On the Sunday after General Conference, you’re invited to stay after worship for lunch during which I will do an extended presentation on what happened and what it means for Kessler Park UMC. We might even be joined by a delegate who attended the meeting; stay tuned for details!

Finally, I want to sincerely ask that we engage in serious and intentional prayer before and during the conference. That’s why we have decided to have a prayer vigil; the meeting will last for a total of 82 hours across four days. We’re looking for people to sign up to pray for a total of 82 hours during that same time period. You don’t need to pray at the church; you can pray in the privacy of your own home at any time which is most convenient. But we do want to make sure that we have people praying for a total of 82 hours. To sign up for the vigil, click here

If you don’t know how to pray for an hour, or would like some guidance, Ken Kelley has prepared a guide to prayer which will be available this Sunday at worship, and will be posted to the website this weekend.

This is not a time to panic or become anxious; it’s a time to pray and to wait to see what God will do through the people called United Methodists, and through those of us who are part of Kessler Park UMC.

God Has No Point System

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The opening scene of the pilot episode of one of my current fave TV shows finds Eleanor (Kristen Bell) sitting on a couch in a waiting room staring at the words “Welcome! Everything is fine” painted on the wall opposite her.

A door to an inner office opens and a man in a blazer (Ted Danson) invites her in. They sit across a desk from each other, and he introduces himself as Michael. She responds by asking, “Where am I?”

Michael says that she is dead. “Your life on earth has ended, and you are now in the next phase of your existence in the universe.”

Eleanor answers, “Cool, cool. I have some questions … Am I … (pointing upwards) or is this … (pointing downwards)?”

“It’s not the heaven-or-hell idea that you were raised on,” Michael says. “But generally speaking, in the afterlife, there’s a Good Place and there’s a Bad Place. You’re … in the Good Place.”

Did I mention this is a comedy?

It doesn’t take long before the show’s central conflict reveals itself — Eleanor shouldn’t have been sent to the Good Place; she was actually a pretty terrible person on earth, and the only way to get to the Good Place is by accumulating a net positive amount of points. She is the first to realize this problem, and tries her hardest to keep from being “outed.”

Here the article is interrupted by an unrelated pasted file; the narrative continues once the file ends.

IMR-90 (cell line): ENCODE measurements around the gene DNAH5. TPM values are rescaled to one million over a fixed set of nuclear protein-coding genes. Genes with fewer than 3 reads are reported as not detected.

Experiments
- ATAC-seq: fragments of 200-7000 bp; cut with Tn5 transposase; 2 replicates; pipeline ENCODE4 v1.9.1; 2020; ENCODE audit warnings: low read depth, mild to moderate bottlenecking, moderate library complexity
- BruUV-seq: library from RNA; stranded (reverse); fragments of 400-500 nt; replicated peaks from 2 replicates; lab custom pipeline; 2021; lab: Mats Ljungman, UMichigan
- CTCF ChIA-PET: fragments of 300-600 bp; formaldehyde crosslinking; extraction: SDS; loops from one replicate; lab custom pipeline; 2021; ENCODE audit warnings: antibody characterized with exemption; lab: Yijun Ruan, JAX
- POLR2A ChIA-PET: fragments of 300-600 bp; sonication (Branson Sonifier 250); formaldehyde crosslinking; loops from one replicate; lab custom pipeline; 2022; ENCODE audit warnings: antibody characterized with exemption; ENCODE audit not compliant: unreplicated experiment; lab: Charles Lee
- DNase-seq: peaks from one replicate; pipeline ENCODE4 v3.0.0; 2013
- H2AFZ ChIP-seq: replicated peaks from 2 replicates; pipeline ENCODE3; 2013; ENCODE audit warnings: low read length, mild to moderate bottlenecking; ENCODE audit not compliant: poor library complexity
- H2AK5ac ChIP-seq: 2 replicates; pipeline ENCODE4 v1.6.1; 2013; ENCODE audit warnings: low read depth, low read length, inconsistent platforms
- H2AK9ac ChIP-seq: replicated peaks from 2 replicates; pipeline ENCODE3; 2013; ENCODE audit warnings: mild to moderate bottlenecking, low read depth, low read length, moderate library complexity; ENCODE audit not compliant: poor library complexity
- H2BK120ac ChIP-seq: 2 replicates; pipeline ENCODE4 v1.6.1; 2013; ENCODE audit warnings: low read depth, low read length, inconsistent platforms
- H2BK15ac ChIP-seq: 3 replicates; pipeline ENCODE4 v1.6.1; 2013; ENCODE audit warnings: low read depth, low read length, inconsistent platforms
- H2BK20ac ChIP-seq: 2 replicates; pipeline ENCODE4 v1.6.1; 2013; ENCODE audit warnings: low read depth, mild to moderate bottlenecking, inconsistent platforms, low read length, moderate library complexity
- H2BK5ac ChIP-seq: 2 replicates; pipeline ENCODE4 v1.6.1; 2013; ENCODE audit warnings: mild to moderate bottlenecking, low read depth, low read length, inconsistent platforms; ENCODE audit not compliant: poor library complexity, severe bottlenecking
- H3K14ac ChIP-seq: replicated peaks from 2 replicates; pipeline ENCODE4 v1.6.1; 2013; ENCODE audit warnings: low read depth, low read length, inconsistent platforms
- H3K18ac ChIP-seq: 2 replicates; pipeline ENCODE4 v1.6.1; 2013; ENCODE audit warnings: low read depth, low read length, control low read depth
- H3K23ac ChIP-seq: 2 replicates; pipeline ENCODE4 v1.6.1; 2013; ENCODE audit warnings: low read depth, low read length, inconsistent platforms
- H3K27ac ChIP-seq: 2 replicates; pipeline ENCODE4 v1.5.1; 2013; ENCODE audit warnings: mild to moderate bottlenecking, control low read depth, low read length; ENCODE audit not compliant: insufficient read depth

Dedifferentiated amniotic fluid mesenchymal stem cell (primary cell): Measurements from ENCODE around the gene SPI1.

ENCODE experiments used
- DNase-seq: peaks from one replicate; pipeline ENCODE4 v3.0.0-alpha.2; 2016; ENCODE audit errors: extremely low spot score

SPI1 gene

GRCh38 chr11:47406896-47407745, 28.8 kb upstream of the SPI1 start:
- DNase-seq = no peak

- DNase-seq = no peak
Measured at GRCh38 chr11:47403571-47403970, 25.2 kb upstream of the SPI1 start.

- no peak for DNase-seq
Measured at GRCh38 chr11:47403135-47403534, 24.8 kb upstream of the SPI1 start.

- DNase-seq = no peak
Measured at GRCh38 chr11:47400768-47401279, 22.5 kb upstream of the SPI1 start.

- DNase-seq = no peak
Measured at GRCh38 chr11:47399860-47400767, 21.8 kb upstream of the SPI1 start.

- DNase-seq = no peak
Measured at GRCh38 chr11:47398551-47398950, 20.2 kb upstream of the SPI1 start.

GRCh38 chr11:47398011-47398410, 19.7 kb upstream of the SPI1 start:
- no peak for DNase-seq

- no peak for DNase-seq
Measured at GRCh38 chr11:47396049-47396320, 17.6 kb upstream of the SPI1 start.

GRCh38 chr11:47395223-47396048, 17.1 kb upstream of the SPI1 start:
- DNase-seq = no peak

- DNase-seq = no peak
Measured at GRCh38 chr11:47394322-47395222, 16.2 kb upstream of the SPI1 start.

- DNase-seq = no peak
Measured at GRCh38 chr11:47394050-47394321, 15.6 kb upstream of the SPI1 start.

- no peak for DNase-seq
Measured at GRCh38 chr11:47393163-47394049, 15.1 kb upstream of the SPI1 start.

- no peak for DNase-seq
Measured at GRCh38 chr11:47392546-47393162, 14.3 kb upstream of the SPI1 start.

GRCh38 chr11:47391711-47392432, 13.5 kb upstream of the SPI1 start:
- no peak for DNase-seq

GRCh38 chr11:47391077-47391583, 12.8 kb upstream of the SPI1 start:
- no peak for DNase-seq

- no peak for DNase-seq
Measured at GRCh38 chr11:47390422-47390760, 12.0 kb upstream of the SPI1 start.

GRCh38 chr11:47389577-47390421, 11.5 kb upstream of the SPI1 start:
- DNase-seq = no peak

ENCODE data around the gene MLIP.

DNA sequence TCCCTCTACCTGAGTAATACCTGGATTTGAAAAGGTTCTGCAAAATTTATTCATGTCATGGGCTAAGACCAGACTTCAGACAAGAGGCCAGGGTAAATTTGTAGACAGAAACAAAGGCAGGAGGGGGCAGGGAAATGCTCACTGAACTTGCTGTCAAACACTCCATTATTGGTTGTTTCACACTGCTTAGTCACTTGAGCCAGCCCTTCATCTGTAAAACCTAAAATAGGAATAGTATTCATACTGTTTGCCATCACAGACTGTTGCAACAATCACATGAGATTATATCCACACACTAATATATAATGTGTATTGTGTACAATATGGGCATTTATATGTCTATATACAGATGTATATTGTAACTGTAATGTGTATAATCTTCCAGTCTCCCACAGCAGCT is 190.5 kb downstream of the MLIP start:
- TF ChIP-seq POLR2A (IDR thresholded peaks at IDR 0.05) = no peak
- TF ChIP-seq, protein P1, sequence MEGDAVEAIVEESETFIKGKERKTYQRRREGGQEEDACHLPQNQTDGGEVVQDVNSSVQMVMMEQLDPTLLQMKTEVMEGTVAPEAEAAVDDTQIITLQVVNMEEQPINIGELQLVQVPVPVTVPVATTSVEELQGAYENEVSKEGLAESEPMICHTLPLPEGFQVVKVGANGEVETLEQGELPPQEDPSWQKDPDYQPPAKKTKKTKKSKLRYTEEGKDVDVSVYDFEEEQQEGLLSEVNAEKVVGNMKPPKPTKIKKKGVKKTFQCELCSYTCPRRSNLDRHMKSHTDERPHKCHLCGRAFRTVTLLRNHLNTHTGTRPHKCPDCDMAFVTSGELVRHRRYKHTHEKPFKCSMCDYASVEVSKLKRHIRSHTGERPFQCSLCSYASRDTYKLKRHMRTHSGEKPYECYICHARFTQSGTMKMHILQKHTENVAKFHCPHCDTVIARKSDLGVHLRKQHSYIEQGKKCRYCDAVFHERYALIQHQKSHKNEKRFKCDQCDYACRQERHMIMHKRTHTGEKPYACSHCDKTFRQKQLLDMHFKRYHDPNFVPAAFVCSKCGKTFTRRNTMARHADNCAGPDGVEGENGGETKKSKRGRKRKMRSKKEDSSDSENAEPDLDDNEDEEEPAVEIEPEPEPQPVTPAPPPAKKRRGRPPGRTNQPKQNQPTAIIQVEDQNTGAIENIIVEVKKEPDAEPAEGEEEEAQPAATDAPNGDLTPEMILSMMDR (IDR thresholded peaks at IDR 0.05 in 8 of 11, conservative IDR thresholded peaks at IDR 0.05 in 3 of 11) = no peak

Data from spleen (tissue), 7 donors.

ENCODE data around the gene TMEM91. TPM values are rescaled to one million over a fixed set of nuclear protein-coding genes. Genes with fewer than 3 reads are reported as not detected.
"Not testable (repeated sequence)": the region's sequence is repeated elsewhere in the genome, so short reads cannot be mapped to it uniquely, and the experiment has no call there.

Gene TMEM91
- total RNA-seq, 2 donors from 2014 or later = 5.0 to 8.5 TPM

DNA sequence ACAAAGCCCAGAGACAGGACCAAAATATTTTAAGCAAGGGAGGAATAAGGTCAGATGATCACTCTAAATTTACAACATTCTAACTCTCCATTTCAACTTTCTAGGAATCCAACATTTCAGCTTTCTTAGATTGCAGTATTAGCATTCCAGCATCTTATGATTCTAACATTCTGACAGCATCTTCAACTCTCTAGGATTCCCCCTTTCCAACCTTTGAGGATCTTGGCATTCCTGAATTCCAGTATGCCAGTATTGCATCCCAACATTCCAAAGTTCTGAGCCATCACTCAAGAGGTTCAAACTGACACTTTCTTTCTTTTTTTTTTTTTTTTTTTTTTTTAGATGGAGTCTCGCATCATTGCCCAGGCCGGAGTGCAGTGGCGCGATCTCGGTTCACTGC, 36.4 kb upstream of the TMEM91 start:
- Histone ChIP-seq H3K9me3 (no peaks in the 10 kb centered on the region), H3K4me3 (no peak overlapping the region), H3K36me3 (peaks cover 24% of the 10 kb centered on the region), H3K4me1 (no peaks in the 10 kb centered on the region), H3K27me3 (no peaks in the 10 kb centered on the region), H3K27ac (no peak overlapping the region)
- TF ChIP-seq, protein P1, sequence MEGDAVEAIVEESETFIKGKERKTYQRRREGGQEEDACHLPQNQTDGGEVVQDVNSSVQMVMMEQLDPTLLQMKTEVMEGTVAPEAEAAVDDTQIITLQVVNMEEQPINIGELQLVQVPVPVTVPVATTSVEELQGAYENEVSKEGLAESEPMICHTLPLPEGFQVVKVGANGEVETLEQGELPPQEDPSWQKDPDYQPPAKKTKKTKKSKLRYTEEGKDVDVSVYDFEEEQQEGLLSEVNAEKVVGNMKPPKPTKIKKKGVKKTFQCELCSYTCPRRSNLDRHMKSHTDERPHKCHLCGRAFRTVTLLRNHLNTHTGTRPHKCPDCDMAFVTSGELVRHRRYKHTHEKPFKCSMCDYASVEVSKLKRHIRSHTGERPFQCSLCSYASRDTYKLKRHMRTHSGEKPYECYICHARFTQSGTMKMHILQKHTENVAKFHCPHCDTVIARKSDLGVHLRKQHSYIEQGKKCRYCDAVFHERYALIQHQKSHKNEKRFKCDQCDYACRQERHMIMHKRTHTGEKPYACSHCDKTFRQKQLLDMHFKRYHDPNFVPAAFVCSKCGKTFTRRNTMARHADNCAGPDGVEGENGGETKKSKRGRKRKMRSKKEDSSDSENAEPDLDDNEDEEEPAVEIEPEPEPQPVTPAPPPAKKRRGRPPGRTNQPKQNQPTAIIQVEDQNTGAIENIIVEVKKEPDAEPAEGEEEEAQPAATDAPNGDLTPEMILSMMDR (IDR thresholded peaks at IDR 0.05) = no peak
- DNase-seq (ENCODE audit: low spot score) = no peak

What plays out over the next three years of NBC’s “The Good Place” is a hearty dose of ethics, smart metaphysical humor, and a sassy robot girl named Janet. Except she’s not really a robot, but … it’s complicated.

One of my favorite scenes is the orientation video produced for new arrivals to the Good Place. You can watch it above. I’m especially fascinated by the point system that the Good and Bad Places are based upon.

In the video, Michael explains:

During your time on earth, every one of your actions had a positive or a negative value depending on how much good or bad that action put into the universe. Every sandwich you ate, every time you bought a magazine, every single thing you did had an effect that rippled out over time and ultimately created some amount of good or bad … When your time on earth has ended, we calculate the total value of your life using our perfectly accurate measuring system. Only the people with the very highest scores, the true cream of the crop, get to come here, to the Good Place.

In “The Good Place,” going to heaven or hell depends on one’s final “score.” That might sound amusing, but it absolutely amazes me how many people live their real lives according to this reasoning. This kind of moral reckoning likely makes sense to lots of people. In fact, I would guess that a large percentage of Americans believe in heaven and hell, and most of them probably believe that the way to get to heaven is to accumulate more good actions than bad.

What shocks me even more is that so many Christians live this way, too. Throughout my career as a pastor, I have visited more than one person on their deathbed who has said to me, “I’m not worried about going to heaven. I know I’ve been a good person.”